Ninety miles isn’t much. During the first leg, the landscape isn’t much different from the western side of the South Coast. You’re driving through a wide swath of rich farmland sprinkled with sheep and horses that’s overlooked by the usual mesa. After that, the massive footprint of Vatnajokull Glacier pushed the Ring Road down towards the coast.
So the plan was to stop half way and do a 2-3 hour photo shoot at Fjaðrárgljúfur, a 2 million year old canyon park, then head into glacier country and Skaftafell Park. I had done a quick trip to the canyon on my first trip to Iceland, getting there just before dusk (see slideshow below). Fjaðrárgljúfur had a certain magic and I knew the location would be even better with good light.
But before easing down the road, I needed to upgrade my cold weather gear. I swung by the store, Icewear, to pick up some serious gloves and a balaclava mask on my way out of Vik. Icewear is as big as any REI store in LA. Finding all that cold weather gear in a town of 200 is kind of impressive.
About 40 miles east of Vik, Rt 1 crosses a lava area that is covered with dense green moss. It’s an intriguing area, most of it fenced off for environmental reasons. It’s worth a stop at one of the road pull-offs.
Closed for renovation
When I got to the turnoff for Fjaðrárgljúfur canyon, I was in for a surprise. A park ranger was waving visitors over to explain that the canyon was off-limits except for the bridge at the bottom of the stream. The wooden boardwalk that goes along the entire eastern rim was getting a major renovation.
That wasn’t what I wanted to hear, the canyon is one of Iceland’s unique photo experiences. Plus this was my one chance to shoot this park, what with me doing the Ring Road. I wanted to see if there was any leeway.
Our ranger was a total pro, articulate, thoughtful, hunky. He explained that as an American, I would understand how important and delicate the ecology of a park can be. He mentioned that it gots 500,000 visitors in 2017, way more than the current wooden boardwalk can’t handle, especially with all the spring rains.
My new ranger friend told me the view from the bridge would be worth it. Knowing that the bridge is located at the bottom end of the canyon, I begged to differ. “Do you think a photo taken from the far end of the Grand Canyon captures the magic of the place?” He got my point. He did allow me to head down to the base of the bridge and wander up river if I wanted. The water was way too cold for that but I did get one or two shots at river level.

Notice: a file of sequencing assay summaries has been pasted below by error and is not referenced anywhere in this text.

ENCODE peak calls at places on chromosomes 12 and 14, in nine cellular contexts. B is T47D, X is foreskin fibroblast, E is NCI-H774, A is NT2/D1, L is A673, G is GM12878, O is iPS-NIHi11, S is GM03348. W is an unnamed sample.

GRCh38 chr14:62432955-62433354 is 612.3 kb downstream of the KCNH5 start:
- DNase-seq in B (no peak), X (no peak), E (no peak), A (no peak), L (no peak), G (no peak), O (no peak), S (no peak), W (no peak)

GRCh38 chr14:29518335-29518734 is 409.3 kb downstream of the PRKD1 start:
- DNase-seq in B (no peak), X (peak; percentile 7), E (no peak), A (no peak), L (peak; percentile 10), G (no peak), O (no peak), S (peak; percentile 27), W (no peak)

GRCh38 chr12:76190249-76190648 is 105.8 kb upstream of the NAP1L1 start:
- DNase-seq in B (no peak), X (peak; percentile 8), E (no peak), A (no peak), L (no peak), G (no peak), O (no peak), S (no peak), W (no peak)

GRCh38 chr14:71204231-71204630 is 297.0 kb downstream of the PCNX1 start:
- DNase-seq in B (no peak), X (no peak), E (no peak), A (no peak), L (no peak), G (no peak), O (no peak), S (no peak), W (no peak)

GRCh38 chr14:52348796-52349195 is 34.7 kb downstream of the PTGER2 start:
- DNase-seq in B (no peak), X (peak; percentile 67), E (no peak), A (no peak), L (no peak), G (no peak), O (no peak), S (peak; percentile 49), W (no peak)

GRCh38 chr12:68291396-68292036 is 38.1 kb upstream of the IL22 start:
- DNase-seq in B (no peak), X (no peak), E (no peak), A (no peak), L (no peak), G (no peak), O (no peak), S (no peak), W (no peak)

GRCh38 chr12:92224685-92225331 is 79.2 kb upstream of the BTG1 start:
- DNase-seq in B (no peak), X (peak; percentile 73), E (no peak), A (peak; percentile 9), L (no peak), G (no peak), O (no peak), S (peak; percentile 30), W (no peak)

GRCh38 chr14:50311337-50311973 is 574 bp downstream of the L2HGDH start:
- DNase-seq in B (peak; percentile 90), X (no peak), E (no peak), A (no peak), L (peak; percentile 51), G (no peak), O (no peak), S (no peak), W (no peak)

Not the photo I wanted. But I gained a bit of insight into the challenges Iceland faces in preserving its unique landscape. Plus he gave me a ride back up to my car. We shook hands. He continued working with the new visitors, I continued up the Ring Road.
Along the way
With only 50 miles to my hotel, I had plenty of time to kill. So I kicked back and enjoyed the classic southern countryside, golden-green farmland framed by a mountain plateau… plus a wind-swept waterfall.
Just another road pull-off, not a place that’s in any guidebooks or on any tours. But balancing the fence posts with the plateau made it one of my favorite images.
Then I pulled up and parked for a closer look at the falls, called Foss a Sidu.
The area past this point was private land so I didn’t intrude. Just took six shots of this delicate falls. In half the images, the water doesn’t make it do the ground, the wind gusts kept sweeping the falls away.
Twenty miles further on and the Iceland landscape is transformed from farmland to a black sand river delta. I spotted a butte set against the expanse of brown-black earth — another photo location that’s not in the guidebooks. I found a safe pullout just over the bridge. My first image was to the east.
Shooting north, the view is of a long plateau and a tongue of the Vatnajokull Glacier.
Afternoon exploration, Hof